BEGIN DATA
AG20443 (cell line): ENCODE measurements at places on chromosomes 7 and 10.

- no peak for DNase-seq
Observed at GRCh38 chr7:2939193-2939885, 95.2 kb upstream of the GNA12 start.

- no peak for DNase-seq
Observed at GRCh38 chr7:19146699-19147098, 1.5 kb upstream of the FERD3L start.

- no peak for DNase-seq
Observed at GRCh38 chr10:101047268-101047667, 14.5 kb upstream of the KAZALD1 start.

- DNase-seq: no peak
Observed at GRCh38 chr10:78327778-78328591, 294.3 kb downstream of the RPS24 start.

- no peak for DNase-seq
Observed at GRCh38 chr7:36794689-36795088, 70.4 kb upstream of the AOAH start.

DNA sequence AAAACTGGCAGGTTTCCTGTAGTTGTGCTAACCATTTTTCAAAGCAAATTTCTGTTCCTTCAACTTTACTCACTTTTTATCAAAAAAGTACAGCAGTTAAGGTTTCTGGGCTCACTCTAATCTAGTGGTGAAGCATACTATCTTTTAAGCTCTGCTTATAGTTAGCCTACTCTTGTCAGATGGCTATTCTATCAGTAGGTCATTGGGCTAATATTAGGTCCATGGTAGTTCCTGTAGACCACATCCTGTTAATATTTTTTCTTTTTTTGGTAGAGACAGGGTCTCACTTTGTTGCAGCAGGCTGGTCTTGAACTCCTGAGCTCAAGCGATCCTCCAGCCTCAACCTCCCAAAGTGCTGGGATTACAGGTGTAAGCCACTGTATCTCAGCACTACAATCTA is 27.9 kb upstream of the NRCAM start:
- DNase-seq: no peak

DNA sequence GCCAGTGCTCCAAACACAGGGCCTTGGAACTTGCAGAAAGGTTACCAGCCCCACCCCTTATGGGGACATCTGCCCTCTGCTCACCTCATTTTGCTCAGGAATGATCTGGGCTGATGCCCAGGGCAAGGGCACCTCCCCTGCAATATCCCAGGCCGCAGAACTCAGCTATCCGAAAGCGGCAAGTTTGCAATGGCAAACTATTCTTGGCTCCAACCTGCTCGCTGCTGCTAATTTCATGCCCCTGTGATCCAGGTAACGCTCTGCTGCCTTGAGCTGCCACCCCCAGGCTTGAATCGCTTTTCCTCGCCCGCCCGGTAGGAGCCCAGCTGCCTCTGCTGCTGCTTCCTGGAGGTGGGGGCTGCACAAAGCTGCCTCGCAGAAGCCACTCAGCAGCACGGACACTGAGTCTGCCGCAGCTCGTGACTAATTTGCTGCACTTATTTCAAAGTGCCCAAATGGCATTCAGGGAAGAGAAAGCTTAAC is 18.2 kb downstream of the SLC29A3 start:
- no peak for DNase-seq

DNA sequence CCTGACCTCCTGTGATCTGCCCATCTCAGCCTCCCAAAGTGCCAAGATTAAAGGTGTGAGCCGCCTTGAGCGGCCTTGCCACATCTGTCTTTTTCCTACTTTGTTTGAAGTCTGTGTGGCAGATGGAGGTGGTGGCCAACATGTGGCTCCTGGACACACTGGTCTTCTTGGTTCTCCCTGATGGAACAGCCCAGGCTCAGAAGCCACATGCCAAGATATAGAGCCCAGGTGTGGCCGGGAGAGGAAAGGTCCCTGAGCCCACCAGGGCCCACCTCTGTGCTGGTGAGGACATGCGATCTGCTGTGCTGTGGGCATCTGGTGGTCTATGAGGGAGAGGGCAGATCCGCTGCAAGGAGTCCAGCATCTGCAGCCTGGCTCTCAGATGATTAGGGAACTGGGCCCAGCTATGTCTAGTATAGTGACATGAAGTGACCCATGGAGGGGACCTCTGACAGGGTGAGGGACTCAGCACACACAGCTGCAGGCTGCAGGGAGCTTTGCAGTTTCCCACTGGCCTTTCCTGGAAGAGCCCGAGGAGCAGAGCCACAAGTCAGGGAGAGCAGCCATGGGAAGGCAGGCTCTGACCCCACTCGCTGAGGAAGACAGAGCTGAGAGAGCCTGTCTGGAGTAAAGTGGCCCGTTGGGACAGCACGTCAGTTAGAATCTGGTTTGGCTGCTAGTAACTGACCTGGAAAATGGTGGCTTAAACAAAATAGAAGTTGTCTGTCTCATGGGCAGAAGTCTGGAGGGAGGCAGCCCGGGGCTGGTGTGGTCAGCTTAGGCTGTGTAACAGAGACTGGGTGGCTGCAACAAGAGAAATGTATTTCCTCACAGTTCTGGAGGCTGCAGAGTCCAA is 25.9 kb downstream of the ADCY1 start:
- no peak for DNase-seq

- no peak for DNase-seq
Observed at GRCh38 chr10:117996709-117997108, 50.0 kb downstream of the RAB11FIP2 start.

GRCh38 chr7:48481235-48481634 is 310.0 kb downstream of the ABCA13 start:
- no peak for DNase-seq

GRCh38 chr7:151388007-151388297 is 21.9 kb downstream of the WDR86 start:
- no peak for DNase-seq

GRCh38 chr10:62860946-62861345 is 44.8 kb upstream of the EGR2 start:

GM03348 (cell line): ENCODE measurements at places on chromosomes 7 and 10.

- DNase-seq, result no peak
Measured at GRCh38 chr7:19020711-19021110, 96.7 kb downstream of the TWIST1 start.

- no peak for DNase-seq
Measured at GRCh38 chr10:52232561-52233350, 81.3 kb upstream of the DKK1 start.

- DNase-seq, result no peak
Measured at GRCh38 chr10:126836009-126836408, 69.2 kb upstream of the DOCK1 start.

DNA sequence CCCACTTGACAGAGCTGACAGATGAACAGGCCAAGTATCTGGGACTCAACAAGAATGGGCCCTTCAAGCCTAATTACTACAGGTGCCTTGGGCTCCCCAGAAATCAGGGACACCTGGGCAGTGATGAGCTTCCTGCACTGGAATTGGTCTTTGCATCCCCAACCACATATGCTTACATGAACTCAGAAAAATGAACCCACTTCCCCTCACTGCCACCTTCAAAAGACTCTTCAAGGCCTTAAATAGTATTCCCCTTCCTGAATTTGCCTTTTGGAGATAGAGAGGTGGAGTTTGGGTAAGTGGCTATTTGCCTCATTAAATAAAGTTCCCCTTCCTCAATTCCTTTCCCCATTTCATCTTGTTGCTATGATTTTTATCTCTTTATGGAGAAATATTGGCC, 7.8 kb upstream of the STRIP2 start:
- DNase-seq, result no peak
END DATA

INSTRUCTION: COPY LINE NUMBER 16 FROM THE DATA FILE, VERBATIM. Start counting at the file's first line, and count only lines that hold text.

DNA sequence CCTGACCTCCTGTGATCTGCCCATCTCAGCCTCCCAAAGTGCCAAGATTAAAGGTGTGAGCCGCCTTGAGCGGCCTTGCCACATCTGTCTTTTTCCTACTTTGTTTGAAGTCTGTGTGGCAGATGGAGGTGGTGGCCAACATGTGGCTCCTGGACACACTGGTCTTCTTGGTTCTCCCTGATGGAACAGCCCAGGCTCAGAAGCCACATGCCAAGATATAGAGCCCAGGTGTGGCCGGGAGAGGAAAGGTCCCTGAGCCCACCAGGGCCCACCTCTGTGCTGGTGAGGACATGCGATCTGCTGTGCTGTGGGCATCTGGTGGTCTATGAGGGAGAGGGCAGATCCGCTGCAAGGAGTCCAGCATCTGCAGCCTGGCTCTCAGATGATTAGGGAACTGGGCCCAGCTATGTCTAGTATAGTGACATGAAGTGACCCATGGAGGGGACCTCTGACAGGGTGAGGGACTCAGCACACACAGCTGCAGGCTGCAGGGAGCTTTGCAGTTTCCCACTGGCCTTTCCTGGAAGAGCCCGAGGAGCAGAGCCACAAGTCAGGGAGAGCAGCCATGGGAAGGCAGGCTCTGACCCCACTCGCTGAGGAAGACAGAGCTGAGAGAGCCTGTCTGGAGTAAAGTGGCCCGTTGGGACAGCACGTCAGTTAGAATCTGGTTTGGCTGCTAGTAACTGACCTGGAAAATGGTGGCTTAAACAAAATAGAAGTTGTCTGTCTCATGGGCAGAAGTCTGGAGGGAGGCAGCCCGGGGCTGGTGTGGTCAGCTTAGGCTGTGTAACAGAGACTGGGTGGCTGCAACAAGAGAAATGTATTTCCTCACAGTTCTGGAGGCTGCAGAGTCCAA is 25.9 kb downstream of the ADCY1 start: